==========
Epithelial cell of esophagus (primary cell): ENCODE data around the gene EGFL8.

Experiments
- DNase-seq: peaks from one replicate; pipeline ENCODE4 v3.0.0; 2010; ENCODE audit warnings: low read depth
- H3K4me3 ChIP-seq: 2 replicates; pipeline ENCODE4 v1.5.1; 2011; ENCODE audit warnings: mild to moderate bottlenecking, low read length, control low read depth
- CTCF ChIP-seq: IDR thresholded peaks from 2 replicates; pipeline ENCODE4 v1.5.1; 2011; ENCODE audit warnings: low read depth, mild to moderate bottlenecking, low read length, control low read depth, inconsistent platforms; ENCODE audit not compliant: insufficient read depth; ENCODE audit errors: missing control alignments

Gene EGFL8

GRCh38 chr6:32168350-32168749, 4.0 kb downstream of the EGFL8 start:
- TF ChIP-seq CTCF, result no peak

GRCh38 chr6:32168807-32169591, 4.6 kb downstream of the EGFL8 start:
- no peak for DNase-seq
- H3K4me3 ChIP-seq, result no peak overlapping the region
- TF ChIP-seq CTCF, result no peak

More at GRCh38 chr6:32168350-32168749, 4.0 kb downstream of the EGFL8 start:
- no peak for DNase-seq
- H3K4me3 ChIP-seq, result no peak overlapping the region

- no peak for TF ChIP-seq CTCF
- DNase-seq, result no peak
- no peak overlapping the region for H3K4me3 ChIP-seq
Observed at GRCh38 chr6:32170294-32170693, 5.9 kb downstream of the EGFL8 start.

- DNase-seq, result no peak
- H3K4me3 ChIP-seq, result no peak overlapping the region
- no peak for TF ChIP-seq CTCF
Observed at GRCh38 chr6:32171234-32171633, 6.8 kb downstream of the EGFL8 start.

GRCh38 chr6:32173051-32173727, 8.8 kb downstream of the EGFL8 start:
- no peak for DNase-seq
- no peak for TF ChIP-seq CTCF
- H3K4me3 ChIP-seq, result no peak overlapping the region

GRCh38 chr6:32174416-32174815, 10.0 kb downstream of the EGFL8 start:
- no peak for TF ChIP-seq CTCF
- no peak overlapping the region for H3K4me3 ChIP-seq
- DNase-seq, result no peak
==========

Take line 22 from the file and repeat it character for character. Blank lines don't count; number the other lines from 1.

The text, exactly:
- no peak for TF ChIP-seq CTCF